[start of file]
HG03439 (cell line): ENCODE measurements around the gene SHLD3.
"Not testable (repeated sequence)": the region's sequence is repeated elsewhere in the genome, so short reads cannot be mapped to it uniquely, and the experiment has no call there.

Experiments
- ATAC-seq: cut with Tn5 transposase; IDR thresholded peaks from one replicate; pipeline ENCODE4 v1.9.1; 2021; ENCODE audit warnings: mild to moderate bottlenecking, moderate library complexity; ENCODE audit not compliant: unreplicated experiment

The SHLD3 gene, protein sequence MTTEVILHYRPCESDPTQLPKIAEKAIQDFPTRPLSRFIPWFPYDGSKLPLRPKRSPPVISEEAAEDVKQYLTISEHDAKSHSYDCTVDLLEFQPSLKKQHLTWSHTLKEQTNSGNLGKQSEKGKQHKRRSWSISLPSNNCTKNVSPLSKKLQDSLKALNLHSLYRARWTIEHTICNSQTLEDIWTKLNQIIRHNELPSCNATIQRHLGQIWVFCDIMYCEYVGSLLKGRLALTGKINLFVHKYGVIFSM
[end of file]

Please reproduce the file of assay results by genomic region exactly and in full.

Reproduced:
HG03439 (cell line): ENCODE measurements around the gene SHLD3.
"Not testable (repeated sequence)": the region's sequence is repeated elsewhere in the genome, so short reads cannot be mapped to it uniquely, and the experiment has no call there.

Experiments
- ATAC-seq: cut with Tn5 transposase; IDR thresholded peaks from one replicate; pipeline ENCODE4 v1.9.1; 2021; ENCODE audit warnings: mild to moderate bottlenecking, moderate library complexity; ENCODE audit not compliant: unreplicated experiment

The SHLD3 gene, protein sequence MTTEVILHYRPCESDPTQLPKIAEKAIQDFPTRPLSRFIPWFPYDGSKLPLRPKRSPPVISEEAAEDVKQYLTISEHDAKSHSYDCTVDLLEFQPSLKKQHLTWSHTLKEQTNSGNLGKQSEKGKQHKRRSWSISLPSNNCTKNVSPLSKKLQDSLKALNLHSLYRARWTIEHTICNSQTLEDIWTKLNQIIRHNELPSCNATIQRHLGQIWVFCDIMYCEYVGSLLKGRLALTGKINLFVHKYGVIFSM